From dabbas to a bhojnalaya in the Fort

22 April, 2013
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Pradeep Gomantak Bhojnalaya

Flooring: Pradeep Gomantak Bhojnalaya (1970)
Sheri House, Gunbow Street, Fort (presently Rustom Sidhwa Marg).

Dashrath Pundalik Amonkar, proprietor of the Bhojnalaya (eating house), began his career in catering supplying dabbas (tiffins) to Maharashtrian migrants to Bombay. In 1970 he set up the Bhojnalaya, which can seat up to 25 customers.

An article from the newspaper Lokmat (displayed on premises) notes that the Bhojnalaya has a loyal and cosmopolitan clientele despite the presence of more elaborate eating houses in the Fort locality.

Prices ranges from Rs 60 for the Vegetarian Rice Plate to Rs 150 for the Pomplet Rice Plate.

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Portico: BB&CI Railway Administrative Offices (1899)

19 April, 2013
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BB&CI Railway Administrative Offices (1899)
Churchgate (presently Western Railway Head Office).

2013 is an important anniversary year for the Indian Railways and their structures. The first passenger train left Bombay for Thana on April 16th 1853, 160 years ago, hauled by three locomotives named Sindh, Sultan and Sahib.

The façade of the Bombay, Baroda & Central India (BB&CI) Railway Administrative Offices has been lit up this week in celebration (see our gallery above). A Google Doodle marks the 160 year anniversary.

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Messrs. Medows & Co.

15 April, 2013
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Medows Street, Fort

Signage: Medows Street, Fort
(presently Nagindas Master Road)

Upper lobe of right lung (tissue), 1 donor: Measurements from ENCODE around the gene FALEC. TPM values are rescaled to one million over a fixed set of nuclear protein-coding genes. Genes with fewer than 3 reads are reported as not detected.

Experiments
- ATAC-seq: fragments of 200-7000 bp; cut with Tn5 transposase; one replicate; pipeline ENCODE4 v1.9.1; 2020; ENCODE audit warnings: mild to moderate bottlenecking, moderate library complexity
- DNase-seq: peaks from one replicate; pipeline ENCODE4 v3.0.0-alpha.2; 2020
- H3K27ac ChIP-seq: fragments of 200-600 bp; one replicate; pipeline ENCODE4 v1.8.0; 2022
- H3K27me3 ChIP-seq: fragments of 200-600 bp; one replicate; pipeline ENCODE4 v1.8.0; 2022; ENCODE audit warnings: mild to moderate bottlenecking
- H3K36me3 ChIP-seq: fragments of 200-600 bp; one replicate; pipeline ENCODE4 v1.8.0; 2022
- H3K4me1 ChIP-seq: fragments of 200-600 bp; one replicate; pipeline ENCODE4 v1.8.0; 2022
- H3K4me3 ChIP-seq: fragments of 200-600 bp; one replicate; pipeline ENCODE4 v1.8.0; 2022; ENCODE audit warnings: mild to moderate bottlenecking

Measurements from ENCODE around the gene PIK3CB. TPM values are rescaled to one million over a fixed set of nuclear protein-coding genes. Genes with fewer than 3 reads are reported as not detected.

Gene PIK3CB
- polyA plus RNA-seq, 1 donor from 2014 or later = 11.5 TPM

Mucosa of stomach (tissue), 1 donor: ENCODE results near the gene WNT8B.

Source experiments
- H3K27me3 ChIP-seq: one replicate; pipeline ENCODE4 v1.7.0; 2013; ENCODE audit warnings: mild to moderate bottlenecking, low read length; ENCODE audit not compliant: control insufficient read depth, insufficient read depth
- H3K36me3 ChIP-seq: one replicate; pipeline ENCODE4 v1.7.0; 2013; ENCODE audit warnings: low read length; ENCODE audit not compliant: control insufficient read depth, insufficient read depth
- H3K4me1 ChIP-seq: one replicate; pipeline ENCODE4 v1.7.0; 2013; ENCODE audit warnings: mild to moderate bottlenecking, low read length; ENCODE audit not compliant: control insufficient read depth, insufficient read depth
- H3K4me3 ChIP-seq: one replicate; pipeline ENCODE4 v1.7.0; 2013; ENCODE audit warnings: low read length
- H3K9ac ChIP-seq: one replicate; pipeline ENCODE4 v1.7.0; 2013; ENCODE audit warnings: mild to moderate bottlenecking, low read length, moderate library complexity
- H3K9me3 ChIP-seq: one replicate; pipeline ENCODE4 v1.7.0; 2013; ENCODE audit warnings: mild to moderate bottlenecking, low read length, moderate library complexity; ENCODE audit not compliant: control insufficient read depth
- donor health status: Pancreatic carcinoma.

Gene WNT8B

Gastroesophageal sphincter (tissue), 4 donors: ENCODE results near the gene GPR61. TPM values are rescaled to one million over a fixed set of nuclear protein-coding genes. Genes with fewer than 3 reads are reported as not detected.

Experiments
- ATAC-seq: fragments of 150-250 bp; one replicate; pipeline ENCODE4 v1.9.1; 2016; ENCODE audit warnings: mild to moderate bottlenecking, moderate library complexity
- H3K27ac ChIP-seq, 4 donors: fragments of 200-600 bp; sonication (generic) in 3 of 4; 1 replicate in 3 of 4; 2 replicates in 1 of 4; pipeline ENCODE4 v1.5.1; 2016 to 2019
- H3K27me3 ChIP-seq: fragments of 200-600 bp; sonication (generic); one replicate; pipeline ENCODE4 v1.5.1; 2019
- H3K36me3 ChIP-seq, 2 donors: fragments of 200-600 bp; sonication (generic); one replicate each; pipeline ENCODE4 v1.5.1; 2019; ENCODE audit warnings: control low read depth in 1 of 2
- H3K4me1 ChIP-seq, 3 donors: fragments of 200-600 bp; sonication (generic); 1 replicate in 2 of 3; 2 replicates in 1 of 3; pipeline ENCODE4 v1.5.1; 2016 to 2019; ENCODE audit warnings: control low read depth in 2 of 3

Medows Street holds the dubious distinction of the most corrupted street name in the city. Named after General Sir William Medows, Governor and Commander-in-Chief of Bombay from 1788-90, the street was locally referred to as the Ingrez or Angrezi Bazaar since it housed a profusion of European shops. By the 1860s ‘Medows’ had been distorted to ‘Medow’ and subsequently ‘Meadow’ and ‘Meadows’.

The correct address can be found on the signboard of the Commercial Watch Company.

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Gargoyle: Town Hall (1833)

12 April, 2013
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Town Hall (1833)

Town Hall (1833)
Fort (presently Asiatic Society of Mumbai).

The temperament of the gargoyles in Bombay is determined by the style of the structures from which they protrude. This benign creature belongs to the solid, calm façade of the Town Hall, a landmark city structure, in neo-classical style.

Bombaywalla’s coverage of gargoyles will range from the benign to the spectacularly grotesque.

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Façade: St. Thomas’ Cathedral

8 April, 2013
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St. Thomas’ Cathedral (1718)

St. Thomas’ Cathedral (1718)
Church Gate Street, Fort (presently Veer Nariman Road)

St. Thomas’ Cathedral, initially called Bombay Church, was located at the heart of the Fort, the walled settlement within which the city’s early inhabitants lived. Church Gate, one of the three gates of the Fort, was named after this church, consecrated into a cathedral in 1837.

The Fort walls were demolished in 1864.

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